Dubai has set out to grab another solar pricing record at its Mohammed bin Rashid Al Maktoum Solar Park.
The Dubai Electricity and Water Authority (Dewa) managing director and chief executive, Saeed Al Tayer, said on Thursday that the utility would build the largest concentrated solar power (CSP) plant in the world. The utility has released a tender for international CSP advisory companies for the first 200MW phase out of a total 1,000MW.
“There will be a thermal storage capability that will store energy for up to 12 hours on a daily basis,” Mr Al Tayer said adding that the new phase will be based on CSP tower technology.
The previous phases of the solar park, which is planned to reach a total capacity of 5,000MW by 2030, have all used solar photovoltaic (PV) technology. Phase two set a world record low price and the 800MW third phase has already seen further record-breaking bids submitted.
Switching gears from PV technology to CSP creates another opening for Dubai to lead the solar world and expand its local solar manufacturing sector.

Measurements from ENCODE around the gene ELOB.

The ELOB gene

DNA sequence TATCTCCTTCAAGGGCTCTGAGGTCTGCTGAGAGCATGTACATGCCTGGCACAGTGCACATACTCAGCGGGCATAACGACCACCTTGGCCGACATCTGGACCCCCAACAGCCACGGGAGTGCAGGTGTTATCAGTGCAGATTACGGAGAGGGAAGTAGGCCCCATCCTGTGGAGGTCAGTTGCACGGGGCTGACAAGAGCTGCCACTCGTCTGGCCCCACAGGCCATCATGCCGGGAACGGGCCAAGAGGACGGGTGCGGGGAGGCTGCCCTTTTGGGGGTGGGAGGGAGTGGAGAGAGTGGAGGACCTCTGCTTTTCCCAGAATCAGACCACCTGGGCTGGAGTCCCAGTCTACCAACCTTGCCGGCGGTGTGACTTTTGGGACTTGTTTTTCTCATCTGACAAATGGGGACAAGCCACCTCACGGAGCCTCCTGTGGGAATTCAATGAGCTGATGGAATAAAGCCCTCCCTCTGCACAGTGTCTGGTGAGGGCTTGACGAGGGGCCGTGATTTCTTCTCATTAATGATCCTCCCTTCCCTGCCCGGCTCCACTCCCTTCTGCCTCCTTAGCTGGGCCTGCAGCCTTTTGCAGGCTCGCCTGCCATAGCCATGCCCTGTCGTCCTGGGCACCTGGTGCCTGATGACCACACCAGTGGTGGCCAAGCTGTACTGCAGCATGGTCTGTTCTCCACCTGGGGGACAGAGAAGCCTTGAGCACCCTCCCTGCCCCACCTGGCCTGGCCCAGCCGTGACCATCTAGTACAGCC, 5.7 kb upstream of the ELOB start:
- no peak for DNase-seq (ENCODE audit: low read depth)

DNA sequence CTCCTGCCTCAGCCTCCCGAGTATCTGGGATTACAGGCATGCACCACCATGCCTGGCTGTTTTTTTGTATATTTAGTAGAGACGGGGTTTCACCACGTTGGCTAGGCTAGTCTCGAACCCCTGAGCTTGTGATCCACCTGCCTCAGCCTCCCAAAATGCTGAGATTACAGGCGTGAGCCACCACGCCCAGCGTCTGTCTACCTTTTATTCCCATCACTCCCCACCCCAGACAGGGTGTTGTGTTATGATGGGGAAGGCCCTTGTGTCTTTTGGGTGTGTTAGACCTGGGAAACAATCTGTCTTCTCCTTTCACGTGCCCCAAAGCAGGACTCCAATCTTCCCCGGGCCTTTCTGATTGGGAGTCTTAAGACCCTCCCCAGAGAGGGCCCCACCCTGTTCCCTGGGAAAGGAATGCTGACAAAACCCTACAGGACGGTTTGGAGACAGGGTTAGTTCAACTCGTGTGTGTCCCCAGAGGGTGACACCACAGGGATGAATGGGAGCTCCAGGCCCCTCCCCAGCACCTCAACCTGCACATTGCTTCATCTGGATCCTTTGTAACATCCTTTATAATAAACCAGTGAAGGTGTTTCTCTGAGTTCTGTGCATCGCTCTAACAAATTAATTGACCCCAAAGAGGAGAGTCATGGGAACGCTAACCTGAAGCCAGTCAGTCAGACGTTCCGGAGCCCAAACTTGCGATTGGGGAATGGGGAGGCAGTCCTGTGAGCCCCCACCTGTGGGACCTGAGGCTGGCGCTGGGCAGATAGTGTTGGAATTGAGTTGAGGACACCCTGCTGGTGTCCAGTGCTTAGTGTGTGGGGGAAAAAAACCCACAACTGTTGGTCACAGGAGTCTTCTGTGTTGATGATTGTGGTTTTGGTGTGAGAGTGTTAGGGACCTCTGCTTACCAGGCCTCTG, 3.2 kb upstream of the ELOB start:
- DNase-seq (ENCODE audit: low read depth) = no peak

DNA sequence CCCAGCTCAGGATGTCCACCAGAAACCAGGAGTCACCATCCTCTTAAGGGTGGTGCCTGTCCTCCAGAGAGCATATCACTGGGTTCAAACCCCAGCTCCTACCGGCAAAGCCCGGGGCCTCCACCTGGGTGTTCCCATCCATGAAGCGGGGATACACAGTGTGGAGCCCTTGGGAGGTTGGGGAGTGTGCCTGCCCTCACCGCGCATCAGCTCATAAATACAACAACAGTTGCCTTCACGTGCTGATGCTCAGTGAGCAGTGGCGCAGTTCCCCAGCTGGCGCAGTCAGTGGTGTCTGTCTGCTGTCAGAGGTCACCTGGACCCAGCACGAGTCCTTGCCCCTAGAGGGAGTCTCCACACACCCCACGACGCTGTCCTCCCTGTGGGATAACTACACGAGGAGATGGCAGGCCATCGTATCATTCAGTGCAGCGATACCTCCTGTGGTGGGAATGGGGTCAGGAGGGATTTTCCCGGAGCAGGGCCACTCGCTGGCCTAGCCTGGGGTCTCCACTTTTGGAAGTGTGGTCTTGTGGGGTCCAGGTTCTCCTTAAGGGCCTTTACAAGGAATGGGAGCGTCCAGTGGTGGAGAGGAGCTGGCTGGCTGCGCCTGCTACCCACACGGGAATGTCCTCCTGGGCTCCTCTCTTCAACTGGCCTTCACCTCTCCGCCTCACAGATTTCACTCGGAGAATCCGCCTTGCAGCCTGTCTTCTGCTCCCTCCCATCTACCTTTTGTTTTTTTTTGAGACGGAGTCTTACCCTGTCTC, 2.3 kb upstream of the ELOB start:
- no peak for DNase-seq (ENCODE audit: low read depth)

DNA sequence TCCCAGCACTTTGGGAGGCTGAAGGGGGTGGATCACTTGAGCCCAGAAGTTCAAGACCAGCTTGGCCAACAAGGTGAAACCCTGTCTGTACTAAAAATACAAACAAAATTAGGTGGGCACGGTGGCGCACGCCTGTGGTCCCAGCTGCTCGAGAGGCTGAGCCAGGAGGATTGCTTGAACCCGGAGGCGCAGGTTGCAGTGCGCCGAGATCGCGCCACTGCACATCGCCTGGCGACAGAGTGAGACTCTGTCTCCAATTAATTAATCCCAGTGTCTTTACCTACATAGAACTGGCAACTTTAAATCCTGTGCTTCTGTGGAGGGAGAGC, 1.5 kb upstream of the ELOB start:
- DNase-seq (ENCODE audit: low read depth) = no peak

While the cost of solar PV panel has dropped by 75 per cent over five years to 2014 with further reductions expected, CSP remains a more expensive choice. The lowest bid so far submitted in the region for CSP is for Morocco’s Noor II and III projects at 15.67 US cents per kilowatt hour – over five times higher than the lowest submitted price for PV in Dubai. Mr Al Tayer said he expects said that Dubai will achieve CSP prices at nearly half that level at about 8 US cents per kilowatt hour.
However, unlike the cheaper technology, CSP offers storage capabilities which means solar power can be utilised at night.
CSP is already being deployed at the 100MW Shams solar plant in Abu Dhabi, spearheaded by Masdar, Spain’s Abengoa and Total of France.
Frank Wouters, former director of Masdar Clean Energy and former chairman of Shams Power, said people have been focused on the price tag of solar which leads them to choose solar PV.
“It’s a bit of a chicken and egg scenario: if you don’t do things, you can’t get the cost down,” he said pointing to a lack of CSP projects globally.
Dewa taking this step also offers the chance to scale up local manufacturing. Mr Wouters said that 60 per cent to 80 per cent of CSP components can be sourced locally.
“It’s easier to achieve a very high share of local content. It’s difficult to make the receiving tubes and parabolic mirrors – but the central tower – that’s all flat mirrors that are being used in the automobile industry. The rest is steel and cement,” he said.
The UAE has a favourable climate for solar investment including free land and stellar credit ratings. As a result we could see more industry records broken, said Mr Wouters.